forked, both leading to it, the one via the seacoast, and the other via Manga de Clavo, the seat of Santa Anna. By mistake, the old man took the right-hand road, which led by Santa Anna's house. He had gone but a few hundred yards before he stopped, and, after a thoughtful look, turned to us with that slow wave of the fore finger peculiar to that nation, and said that "it was not good for us to travel that road," and after shaking his jolly sides with a good hearty laugh, he wheeled to the left, and soon fell into the one leading by the seashore. This road we travelled about five miles, until we reached the mouth of the river, where we crept into the bushes and slept till daylight. The head robber, when we stopped for the night, informed us that he would go to Vera Cruz and arrange for our entry, and that we must remain under charge of the old man and his companion till his return.
At daylight we changed our lodging by crawling into a cluster of bushes upon the top of a conical sandhill, which commanded a view of the river, sea, and road. Here we lay all day, saw several vessels pass in and out from Vera Cruz, one of which, we afterward found, contained our friend Toowig, who had reached that place just as she  was in the act of sailing. Many persons passed the road at a short distance from us, but the moveable sands had obliterated our tracks, and we felt secure.
About noon our junior robber brought us something to eat, and a gourd of water. In the evening a sand storm came over us, which wellnigh buried all hands.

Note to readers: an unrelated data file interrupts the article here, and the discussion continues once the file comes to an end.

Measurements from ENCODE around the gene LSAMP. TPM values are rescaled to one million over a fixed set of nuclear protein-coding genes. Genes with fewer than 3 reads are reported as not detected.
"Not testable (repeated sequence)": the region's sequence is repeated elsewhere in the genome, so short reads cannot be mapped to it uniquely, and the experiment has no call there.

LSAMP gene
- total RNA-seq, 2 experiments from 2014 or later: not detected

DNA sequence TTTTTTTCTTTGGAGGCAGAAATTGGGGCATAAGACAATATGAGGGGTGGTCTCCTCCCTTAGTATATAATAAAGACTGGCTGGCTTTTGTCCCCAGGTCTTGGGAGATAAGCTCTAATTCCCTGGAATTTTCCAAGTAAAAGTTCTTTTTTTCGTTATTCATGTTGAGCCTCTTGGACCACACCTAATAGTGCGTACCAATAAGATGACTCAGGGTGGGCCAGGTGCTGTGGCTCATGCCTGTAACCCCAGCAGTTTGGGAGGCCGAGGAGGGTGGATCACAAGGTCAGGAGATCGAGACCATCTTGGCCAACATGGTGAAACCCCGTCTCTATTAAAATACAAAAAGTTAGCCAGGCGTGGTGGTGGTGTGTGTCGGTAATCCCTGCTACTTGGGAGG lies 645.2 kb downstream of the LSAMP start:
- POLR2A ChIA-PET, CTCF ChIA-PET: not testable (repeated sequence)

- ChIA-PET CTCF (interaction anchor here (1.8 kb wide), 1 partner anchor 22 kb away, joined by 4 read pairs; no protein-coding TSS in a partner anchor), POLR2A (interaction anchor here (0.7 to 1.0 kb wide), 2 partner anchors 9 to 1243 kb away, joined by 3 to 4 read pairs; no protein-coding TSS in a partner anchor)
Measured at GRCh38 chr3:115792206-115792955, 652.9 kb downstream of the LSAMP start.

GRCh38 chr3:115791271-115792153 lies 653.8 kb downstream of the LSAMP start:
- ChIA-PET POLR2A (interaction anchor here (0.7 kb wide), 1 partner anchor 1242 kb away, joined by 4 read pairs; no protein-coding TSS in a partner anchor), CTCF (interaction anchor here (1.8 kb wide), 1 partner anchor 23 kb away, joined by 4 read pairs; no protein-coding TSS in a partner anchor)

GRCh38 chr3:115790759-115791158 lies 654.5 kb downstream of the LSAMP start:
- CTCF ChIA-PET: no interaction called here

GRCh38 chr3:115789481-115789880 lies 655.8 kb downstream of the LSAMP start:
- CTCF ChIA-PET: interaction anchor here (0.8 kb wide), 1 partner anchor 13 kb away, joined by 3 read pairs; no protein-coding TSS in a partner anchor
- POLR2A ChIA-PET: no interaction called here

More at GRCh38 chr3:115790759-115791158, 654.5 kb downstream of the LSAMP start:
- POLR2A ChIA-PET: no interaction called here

Our anxiety for the return of our guide now grew intense, as it was near night, and no news of him. About one hour before sunset we discovered two men riding at full gallop down the road from Vera Cruz. Watching them closely, we recognised both the horse and clothes of our guide. Not knowing our exact locality, as we had changed it after he had started for the city, he and his new companion rode upon a bald sandhill, and made a sign with a handkerchief. We answered it by tying one upon a stick, and running it up above the cluster of bushes where we lay, upon seeing which they came to us. A few words of explanation told them where the old man and his partner kept the horses. They soon brought them up, and we started for the city.
This new friend of ours, whom justice to himself forbids me to introduce to the reader in his proper person, had been for weeks looking for us to make our appearance about Vera Cruz. It must suffice when I say that this friend, Don E., was a warm-hearted, whole-souled man, and I regret to say that there are few such Mexicans in that whole nation. He had provided us safe quarters, and from him our  robber guides were to receive a certificate of our safe delivery before they would be paid the balance due their contract upon their return.
Upon leaving our hiding-place at the mouth of the Rio Antigua, in company with our three robber guides and Don E., we rode at a rapid gait, as it was